NAWSA countered anti-suffragists’ fears with their message that voting would actually strengthen women’s ability to manage their homes. In doing so, they skillfully played into traditional gender roles. In this framing, women would enlist their supposedly innate motherly sensibilities when they cast their ballots and take care of everything.
Posters like O’Neill’s reached the masses through an emerging national print culture. National Woman Suffrage Publishing distributed them to local NAWSA groups across the country. Activists hung them in shop windows, posted them in meeting spaces and sometimes even strung them across streets. They circulated the images for publication too. Since the 1880s, the satirical magazine Puck had printed numerous cartoons that mocked suffragists. But, in 1915, it published an entire issue of pro-suffrage pictures, including a simplified version of O’Neill’s design showing babies crying to win voting rights for their mothers.
This type of visual campaign seems typical today, though it’s more likely to be carried out on social media instead of in the streets. Suffragists created models for modern public image campaigns. By the early 20th century, they had an infrastructure to run them: publicity professionals, local, state and national press committees, and professional photographers to cover their events for the newspapers.
While some believed in the suffragists’ message, many — especially those who designed it — knew it was strategic. Since women’s rights and civil rights reformer Sojourner Truth first started distributing her portraits in the 1860s to challenge racist and sexist stereotypes, female activists had been working to develop an effective way to win supporters.
Suffragists needed images to persuade the public to buy into a new ideal for American women. As one publicity manager, Charles Heaslip, told NAWSA at a 1916 annual meeting: “I am fanatical about pictures because they are far more important to a publicity campaign than the average person realizes.”
In the end, the suffragists’ visual campaign was successful. When President Woodrow Wilson finally endorsed suffrage, he justified it by emphasizing the idea that women would apply their feminine insights to politics. In 1918, Wilson told the Senate: “We shall need their moral sense to preserve what is right and fine and worthy in our system of life as well as to discover just what it is that ought to be purified and reformed. Without their counsellings we shall be only half wise.”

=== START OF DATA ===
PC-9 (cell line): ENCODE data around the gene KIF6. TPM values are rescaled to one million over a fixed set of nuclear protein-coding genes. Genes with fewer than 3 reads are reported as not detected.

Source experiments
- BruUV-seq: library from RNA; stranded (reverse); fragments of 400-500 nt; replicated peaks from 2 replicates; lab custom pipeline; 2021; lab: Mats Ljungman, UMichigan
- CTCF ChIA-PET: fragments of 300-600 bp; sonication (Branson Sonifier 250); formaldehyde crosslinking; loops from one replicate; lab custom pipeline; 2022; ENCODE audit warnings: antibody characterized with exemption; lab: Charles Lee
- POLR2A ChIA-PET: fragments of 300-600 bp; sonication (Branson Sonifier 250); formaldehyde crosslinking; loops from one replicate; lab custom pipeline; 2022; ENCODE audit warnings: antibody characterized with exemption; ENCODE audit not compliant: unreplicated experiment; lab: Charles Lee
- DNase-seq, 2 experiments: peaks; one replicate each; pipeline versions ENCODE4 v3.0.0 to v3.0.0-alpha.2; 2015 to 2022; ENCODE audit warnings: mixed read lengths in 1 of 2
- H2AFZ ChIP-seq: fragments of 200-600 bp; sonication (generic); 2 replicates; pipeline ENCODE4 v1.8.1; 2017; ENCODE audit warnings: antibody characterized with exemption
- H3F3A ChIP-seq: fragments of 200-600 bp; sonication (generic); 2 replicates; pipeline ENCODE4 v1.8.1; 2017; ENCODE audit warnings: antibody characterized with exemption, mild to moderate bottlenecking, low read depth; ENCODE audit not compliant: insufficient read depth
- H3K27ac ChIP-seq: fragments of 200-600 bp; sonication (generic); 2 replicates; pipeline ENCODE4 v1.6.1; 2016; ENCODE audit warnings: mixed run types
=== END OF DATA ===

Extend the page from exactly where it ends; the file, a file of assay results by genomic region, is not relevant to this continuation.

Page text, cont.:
NAWSA challenged a model for American women that limited their opportunities. However, its own campaign presented a limited vision of women’s rights that continues to shape the ways that our society sees women and makes demands on their labor.
NAWSA never published pictures that featured women of color as good mothers who could have it all. Less privileged women already struggled to manage work and family life. Suffrage organizations dominated by White women clearly sought the vote for White women alone. Black women’s groups, such as the National Association of Colored Women, lacked the resources to run comparable visual campaigns. After the 19th Amendment was ratified in 1920, many White suffragists watched as restrictions such as literacy tests and poll taxes forced poor women and women of color to find their own path to the ballot box.
Yet NAWSA’s visual campaign has had a lasting impact on the ways Americans view women’s roles. A century later, women are still doing it all — and in many circles, this is the expected ideal. Gains in women’s equality have been built on the mythic, stereotyped ideas about women’s responsibilities. Perhaps the crisis of the pandemic can transform our expectations, and we can do away with an ideal that pressures women to “have it all” without real support.